The problem with a rise that’s too high, however, is that unless you’re extraordinarily handsome (like Cary Grant & Co. above), they can look unflattering when you’re not wearing a jacket. Possibly not a big deal if you never remove your coat, but something to consider if you do. 

So, finding that sweet spot — where a rise is high, but not too high — is largely personal, and dependent on your dress habits, taste, and body type. For myself, I prefer trousers that come up just below my navel, although for more casual pants (i.e. anything I wouldn’t wear with a tailored jacket), I don’t mind going lower. Note, the higher you go, the more you might want to consider pleats. They’ll help visually break up that expanse of fabric that can take up your upper thighs and hips. 

Unfortunately, there aren’t many good options when it comes to higher rise pants. Ralph Lauren used to have something they called their Preston fit — which I thought was great — but they recently remodeled their whole line of trousers, so all the old cuts have been discontinued. You might want to stop by one of their stores to check out the new line, and to see if any Preston cuts are on sale. The ones made in Italy are exceptionally nice, but they’re also very expensive. Note that the legs will be a bit full, but you can have them slimmed from the knee down. 

Outside of them, there’s Brooks Brothers’ Black Fleece, O’Connell’s, and J. Press for dress pants, and then Ring JacketJack Donnelly’s Dalton cut and Bill’s Khaki’s M2 model for chinos. For what Monty Don was wearing, you can check Old Town. Worse comes to worse, if you can’t find anything you like, you can also try made-to-measure through J. Hilburn or Luxire

The Popover Shirt
Summer is a great time for slightly more casual takes on tailored clothing, and there’s no easier way to dress down a tailored jacket than by using a slightly more casual shirt. So instead of the finely woven cotton dress shirts you might use for the office, consider something in a linen or linen blend. Bolder patterns can also make a shirt look more casual, although you want to be wary of anything that looks too busy. I find blue and white Bengal stripes to be the most useful.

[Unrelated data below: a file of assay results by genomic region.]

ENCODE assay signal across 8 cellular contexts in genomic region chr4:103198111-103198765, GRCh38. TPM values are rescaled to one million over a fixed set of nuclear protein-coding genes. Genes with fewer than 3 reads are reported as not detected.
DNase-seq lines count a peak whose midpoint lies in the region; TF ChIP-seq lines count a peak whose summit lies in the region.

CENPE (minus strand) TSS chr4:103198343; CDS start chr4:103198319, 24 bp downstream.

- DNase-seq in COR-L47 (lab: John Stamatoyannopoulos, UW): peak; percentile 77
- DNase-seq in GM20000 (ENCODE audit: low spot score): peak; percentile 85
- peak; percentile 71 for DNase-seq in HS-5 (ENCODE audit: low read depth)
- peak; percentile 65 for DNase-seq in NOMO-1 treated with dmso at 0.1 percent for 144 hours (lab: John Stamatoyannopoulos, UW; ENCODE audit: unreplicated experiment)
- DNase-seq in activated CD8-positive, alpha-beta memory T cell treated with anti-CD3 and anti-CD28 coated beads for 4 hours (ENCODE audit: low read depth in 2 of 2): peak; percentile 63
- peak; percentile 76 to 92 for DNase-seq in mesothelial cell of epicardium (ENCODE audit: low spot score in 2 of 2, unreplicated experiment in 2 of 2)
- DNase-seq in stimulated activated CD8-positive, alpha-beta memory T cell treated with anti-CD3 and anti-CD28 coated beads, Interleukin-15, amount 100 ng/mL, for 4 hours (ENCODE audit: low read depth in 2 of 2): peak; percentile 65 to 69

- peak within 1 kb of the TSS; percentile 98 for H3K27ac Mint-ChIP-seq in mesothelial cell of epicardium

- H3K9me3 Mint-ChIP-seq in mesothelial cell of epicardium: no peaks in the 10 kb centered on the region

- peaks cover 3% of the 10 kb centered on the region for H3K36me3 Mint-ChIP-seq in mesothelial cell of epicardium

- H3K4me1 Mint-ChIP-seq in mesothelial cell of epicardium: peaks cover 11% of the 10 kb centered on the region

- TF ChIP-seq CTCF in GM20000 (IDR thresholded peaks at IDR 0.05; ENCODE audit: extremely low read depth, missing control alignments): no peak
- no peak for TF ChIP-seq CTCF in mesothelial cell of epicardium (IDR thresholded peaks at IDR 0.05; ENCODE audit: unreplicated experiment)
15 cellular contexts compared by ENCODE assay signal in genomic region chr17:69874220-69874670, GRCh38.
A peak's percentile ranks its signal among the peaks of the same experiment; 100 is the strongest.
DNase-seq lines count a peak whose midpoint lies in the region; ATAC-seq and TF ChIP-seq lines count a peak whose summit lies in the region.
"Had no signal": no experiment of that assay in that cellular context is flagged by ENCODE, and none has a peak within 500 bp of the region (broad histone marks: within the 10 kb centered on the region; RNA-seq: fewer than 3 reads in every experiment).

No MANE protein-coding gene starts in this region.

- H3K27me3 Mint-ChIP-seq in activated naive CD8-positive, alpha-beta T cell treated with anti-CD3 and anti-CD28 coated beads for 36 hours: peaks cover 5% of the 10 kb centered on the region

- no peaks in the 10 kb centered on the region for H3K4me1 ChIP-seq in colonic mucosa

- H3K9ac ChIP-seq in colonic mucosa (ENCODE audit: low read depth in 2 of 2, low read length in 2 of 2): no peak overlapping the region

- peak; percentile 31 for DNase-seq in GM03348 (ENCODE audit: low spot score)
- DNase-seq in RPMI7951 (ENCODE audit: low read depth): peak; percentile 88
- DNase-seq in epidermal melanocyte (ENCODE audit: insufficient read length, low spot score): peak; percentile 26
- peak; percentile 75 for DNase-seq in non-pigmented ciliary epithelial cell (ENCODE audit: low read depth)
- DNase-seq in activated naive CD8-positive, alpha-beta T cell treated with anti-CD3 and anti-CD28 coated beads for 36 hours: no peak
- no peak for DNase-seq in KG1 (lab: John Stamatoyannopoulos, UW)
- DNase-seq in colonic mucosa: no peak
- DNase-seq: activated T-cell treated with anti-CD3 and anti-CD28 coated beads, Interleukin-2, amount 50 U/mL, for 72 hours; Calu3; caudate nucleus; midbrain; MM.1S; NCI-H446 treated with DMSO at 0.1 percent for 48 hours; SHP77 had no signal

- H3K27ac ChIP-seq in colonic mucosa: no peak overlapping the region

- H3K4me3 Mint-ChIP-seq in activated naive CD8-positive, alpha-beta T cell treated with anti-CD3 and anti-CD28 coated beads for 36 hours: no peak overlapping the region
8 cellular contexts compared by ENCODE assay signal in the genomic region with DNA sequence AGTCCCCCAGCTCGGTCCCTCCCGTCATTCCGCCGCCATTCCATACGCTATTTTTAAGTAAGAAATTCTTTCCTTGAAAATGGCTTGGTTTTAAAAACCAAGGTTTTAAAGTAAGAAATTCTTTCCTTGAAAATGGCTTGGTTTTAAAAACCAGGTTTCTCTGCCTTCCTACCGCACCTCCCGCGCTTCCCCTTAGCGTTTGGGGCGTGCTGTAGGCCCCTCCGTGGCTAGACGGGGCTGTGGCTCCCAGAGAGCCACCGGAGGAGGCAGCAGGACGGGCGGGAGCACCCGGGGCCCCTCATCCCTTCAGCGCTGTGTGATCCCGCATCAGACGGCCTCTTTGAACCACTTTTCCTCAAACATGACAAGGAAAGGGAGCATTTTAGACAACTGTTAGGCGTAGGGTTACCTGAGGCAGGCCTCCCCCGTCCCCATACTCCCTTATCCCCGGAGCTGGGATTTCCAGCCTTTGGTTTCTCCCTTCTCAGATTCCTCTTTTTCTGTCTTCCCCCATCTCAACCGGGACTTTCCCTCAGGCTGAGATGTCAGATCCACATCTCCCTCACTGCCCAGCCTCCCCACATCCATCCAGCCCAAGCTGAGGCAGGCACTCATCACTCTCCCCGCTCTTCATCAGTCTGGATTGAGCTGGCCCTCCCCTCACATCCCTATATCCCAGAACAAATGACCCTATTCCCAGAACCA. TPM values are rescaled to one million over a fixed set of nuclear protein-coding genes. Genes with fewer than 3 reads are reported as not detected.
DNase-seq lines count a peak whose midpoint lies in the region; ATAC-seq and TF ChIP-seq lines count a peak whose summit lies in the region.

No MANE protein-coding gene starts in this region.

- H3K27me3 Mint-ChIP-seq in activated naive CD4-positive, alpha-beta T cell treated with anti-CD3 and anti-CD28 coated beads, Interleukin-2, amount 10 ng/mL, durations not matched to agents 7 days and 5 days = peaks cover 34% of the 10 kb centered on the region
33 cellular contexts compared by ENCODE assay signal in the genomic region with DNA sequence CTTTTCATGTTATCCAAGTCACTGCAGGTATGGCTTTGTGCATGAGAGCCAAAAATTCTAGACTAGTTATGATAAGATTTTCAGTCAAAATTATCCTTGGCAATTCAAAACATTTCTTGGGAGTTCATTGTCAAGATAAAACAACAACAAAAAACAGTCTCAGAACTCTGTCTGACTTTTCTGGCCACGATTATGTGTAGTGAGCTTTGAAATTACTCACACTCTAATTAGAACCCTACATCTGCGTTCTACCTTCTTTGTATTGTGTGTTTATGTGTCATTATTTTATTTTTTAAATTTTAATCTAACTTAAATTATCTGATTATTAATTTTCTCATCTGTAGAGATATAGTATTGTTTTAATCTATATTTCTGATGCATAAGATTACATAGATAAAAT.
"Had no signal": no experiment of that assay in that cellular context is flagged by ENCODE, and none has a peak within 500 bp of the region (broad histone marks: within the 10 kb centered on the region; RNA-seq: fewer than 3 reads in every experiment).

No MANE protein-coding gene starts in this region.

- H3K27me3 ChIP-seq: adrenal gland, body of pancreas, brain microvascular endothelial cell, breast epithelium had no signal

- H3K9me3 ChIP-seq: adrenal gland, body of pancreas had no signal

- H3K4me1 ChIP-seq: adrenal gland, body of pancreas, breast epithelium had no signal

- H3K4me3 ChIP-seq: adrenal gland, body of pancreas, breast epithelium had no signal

I’ve also come to really like popovers, which is a pullover style with a half placket front. Before sport shirts were made with coat fronts – where the opening went from the collar down to the hem, like a coat – they were made with half-plackets such as this button-down. Nowadays, popovers can be seen a sort of “in-between.” They’re more relaxed than a traditional shirt, but dressier than a polo, which makes them great for those days you want to look sharp, but casual.
The problem with popovers is that they can be sometimes hard to fit. Unlike long-sleeved polos or rugbys – which are styled similarly – these are constructed from a woven, rather than knitted, material. Which means they’re less stretchy. So, in order to easily slide in and out of these things, you want your shirt to be cut a little bigger, but not so big that it looks baggy when worn. 
I ended up going through my shirtmaker Ascot Chang in order to get the right fit, but you could also try many of the ready-to-wear options and be more exacting with your alterations tailor. Try Sid Mashburn, Gitman Brothers, J. Crew, G. Inglese, Individualized Shirts, Fun Time Shirt Company, and Ralph Lauren to start. For something custom, check out Mercer & Sons, Luxire, and our advertiser Proper Cloth. The first will do made-to-order, where you can customize your shirt from a wide range of pre-selected options, while the last two can do made-to-measure, where you’ll get a shirt made according to the body measurements you submit online.  

The Popover Shirt

Summer is a great time for slightly more casual takes on tailored clothing, and there’s no easier way to dress down a tailored jacket than by using a slightly more casual shirt. So instead of the finely woven cotton dress shirts you might use for the office, consider something in a linen or linen blend. Bolder patterns can also make a shirt look more casual, although you want to be wary of anything that looks too busy. I find blue and white Bengal stripes to be the most useful.

I’ve also come to really like popovers, which is a pullover style with a half placket front. Before sport shirts were made with coat fronts – where the opening went from the collar down to the hem, like a coat – they were made with half-plackets such as this button-down. Nowadays, popovers can be seen a sort of “in-between.” They’re more relaxed than a traditional shirt, but dressier than a polo, which makes them great for those days you want to look sharp, but casual.

The problem with popovers is that they can be sometimes hard to fit. Unlike long-sleeved polos or rugbys – which are styled similarly – these are constructed from a woven, rather than knitted, material. Which means they’re less stretchy. So, in order to easily slide in and out of these things, you want your shirt to be cut a little bigger, but not so big that it looks baggy when worn.